How is cancer of the esophagus treated?
After the cancer is found and staged, your doctor will talk to you about your treatment options. There is a lot for you to think about when choosing the best way to treat or manage your cancer. You will want to weigh the pros and cons of each treatment option.
The main options for treating cancer of the esophagus include:
Other treatments may also be used for early cancers and pre-cancers of the esophagus. Some of these can also be used to help relieve symptoms such as pain and blockage.
Depending on the stage of the cancer and your general health, different treatments might be used alone or combined. Based on your treatment options, you might have different types of doctors on your treatment team. These doctors might include:
- A thoracic surgeon: a doctor who treats diseases of the chest with surgery
- A radiation oncologist: a doctor who treats cancer with radiation
- A medical oncologist: a doctor who treats cancer with medicines such as chemotherapy
- A gastroenterologist: a doctor who specializes in treatment of diseases of the digestive system
Many other specialists might be involved in your care as well. See Health Professionals Associated With Cancer Care for more on this.
Be sure to discuss the pros and cons of your treatment options, including side effects, with your doctors to help make the decision that best fits your needs. You may feel that you need to make a decision quickly, but give yourself time to absorb what you have learned. Ask your cancer care team questions, such as those in “Questions to ask your doctor about cancer of the esophagus.”
If time allows, it’s often a good idea to get a second opinion. This can give you more information and help you feel confident about the treatment plan you choose.
Thinking about taking part in a clinical trial
Clinical trials are carefully controlled research studies that are done to get a closer look at promising new treatments or procedures. Clinical trials are one way to get state-of-the art cancer treatment. In some cases they may be the only way to get access to newer treatments. They are also the best way for doctors to learn better methods to treat cancer. Still, they are not right for everyone.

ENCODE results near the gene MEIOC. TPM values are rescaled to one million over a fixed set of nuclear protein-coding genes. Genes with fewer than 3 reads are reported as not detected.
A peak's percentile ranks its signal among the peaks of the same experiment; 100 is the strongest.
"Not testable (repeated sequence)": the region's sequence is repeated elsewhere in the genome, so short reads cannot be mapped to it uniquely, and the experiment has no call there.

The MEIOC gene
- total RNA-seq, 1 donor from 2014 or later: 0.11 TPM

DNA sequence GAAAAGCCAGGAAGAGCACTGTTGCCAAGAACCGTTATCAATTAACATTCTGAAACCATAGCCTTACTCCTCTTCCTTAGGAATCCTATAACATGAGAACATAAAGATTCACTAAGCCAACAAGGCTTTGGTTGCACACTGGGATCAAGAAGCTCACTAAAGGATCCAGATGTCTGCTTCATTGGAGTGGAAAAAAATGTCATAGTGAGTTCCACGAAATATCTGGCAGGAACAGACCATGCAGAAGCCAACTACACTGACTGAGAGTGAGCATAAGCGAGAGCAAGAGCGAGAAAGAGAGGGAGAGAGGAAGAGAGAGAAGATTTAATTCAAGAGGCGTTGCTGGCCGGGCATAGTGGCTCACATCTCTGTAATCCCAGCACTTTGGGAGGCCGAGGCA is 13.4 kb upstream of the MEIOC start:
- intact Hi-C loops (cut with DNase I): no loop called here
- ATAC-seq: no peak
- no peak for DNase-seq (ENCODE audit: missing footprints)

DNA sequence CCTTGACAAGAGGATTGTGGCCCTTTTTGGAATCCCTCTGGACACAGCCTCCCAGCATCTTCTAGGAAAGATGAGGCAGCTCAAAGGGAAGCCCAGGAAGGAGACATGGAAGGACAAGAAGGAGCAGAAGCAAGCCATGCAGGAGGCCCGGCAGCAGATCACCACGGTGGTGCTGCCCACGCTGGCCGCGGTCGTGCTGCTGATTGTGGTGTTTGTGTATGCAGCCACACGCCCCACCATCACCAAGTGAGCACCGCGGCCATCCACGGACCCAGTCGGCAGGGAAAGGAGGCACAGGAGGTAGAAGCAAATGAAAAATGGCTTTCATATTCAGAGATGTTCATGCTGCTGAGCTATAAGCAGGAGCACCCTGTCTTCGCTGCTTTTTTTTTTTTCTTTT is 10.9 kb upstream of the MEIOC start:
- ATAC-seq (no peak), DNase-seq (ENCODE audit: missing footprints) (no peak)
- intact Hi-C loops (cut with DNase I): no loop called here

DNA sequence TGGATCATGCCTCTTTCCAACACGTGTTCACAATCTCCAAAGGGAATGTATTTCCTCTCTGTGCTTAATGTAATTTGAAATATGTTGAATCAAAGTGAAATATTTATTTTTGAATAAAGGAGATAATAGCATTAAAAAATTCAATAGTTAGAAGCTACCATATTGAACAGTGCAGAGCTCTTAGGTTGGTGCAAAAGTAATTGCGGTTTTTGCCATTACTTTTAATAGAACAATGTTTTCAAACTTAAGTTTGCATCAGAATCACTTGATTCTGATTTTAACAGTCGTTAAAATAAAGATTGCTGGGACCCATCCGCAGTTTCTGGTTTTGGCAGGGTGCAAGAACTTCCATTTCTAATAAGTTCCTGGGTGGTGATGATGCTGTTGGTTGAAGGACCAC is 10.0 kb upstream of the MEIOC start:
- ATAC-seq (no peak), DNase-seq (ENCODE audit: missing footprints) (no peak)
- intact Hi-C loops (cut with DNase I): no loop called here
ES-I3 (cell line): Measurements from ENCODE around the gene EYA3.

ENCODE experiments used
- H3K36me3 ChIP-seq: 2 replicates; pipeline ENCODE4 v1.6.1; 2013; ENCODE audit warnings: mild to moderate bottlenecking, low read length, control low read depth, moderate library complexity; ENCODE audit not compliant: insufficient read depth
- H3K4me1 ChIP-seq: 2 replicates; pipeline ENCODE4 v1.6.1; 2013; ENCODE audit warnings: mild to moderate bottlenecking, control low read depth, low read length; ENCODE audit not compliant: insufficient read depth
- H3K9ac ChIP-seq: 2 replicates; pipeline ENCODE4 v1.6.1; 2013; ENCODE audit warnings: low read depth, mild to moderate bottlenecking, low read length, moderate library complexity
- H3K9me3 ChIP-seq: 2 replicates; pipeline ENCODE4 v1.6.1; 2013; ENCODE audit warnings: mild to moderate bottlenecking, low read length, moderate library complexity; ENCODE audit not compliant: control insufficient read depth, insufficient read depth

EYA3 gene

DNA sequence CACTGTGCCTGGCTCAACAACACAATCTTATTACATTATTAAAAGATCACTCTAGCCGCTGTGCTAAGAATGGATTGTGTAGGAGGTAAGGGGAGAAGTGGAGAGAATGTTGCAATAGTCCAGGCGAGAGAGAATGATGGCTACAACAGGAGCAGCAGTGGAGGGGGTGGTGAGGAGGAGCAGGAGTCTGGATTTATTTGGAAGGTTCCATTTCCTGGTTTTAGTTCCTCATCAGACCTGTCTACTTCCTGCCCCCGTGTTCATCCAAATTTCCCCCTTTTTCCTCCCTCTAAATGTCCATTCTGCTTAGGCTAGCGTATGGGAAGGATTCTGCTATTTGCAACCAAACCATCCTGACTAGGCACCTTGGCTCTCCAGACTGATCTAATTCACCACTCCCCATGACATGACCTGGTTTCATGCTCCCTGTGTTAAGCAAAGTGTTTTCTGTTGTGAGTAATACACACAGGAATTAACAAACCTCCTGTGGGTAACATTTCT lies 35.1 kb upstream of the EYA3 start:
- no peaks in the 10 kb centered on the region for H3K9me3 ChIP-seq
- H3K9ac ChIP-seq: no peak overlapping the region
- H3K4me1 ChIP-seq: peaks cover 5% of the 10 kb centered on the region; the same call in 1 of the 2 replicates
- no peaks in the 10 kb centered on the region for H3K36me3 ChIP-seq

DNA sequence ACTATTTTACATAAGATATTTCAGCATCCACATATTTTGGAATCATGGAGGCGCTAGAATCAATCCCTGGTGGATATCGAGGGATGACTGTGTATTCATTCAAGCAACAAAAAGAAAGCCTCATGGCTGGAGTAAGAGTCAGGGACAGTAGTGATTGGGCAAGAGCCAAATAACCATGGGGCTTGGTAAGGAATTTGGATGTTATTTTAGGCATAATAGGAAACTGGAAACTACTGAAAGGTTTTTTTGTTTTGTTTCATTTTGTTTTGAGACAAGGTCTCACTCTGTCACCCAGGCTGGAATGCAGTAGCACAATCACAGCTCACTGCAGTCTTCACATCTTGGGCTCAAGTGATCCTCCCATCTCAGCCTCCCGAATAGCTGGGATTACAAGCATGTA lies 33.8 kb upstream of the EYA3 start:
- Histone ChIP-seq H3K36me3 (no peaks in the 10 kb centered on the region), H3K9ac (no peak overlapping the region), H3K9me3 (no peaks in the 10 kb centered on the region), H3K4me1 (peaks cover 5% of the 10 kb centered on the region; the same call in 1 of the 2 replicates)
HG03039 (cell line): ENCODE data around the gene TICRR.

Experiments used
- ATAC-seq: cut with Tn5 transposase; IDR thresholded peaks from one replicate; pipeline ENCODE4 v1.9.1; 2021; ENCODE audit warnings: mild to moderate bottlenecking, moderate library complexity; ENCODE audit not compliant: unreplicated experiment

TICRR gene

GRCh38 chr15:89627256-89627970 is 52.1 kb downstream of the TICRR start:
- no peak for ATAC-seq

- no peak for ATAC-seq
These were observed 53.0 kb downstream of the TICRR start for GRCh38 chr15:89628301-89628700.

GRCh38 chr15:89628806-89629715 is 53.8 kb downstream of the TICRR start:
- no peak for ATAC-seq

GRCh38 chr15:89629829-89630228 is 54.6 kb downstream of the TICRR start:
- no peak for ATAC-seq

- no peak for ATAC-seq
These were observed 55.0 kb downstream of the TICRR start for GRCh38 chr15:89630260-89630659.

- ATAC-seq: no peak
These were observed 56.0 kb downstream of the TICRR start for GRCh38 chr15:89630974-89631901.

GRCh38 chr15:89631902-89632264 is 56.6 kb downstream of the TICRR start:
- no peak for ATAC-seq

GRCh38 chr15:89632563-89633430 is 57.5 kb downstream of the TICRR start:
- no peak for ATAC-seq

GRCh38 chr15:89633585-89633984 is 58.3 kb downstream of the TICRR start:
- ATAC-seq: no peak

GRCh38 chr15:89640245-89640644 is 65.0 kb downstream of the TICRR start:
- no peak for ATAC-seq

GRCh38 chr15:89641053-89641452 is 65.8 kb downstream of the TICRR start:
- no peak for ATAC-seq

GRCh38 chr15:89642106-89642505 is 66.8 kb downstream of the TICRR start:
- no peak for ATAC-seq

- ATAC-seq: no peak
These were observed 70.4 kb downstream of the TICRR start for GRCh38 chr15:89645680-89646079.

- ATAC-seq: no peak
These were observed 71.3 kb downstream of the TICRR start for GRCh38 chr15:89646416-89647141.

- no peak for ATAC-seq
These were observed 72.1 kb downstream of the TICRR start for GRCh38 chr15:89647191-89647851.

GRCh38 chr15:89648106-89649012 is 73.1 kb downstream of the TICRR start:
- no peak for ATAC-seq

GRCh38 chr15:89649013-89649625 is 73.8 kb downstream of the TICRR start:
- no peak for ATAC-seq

If you would like to learn more about clinical trials that might be right for you, start by asking your doctor if your clinic or hospital conducts clinical trials. You can also call our clinical trials matching service at 1-800-303-5691 for a list of studies that meet your medical needs, or see the Clinical Trials section to learn more.
Considering complementary and alternative methods
You may hear about alternative or complementary methods that your doctor hasn’t mentioned to treat your cancer or relieve symptoms. These methods can include vitamins, herbs, and special diets, or other methods such as acupuncture or massage, to name a few.
Complementary methods refer to treatments that are used along with your regular medical care. Alternative treatments are used instead of a doctor’s medical treatment. Although some of these methods might be helpful in relieving symptoms or helping you feel better, many have not been proven to work. Some might even be dangerous.
Be sure to talk to your cancer care team about any method you are thinking about using. They can help you learn what is known (or not known) about the method, which can help you make an informed decision. See the Complementary and Alternative Medicine section to learn more.
Help getting through cancer treatment
Your cancer care team will be your first source of information and support, but there are other resources for help when you need it. Hospital- or clinic-based support services are an important part of your care. These might include nursing or social work services, financial aid, nutritional advice, rehab, or spiritual help.
The American Cancer Society also has programs and services – including rides to treatment, lodging, support groups, and more – to help you get through treatment. Call our National Cancer Information Center at 1-800-227-2345 and speak with one of our trained specialists on call 24 hours a day, every day.
Last Medical Review: 05/21/2014
Last Revised: 02/04/2016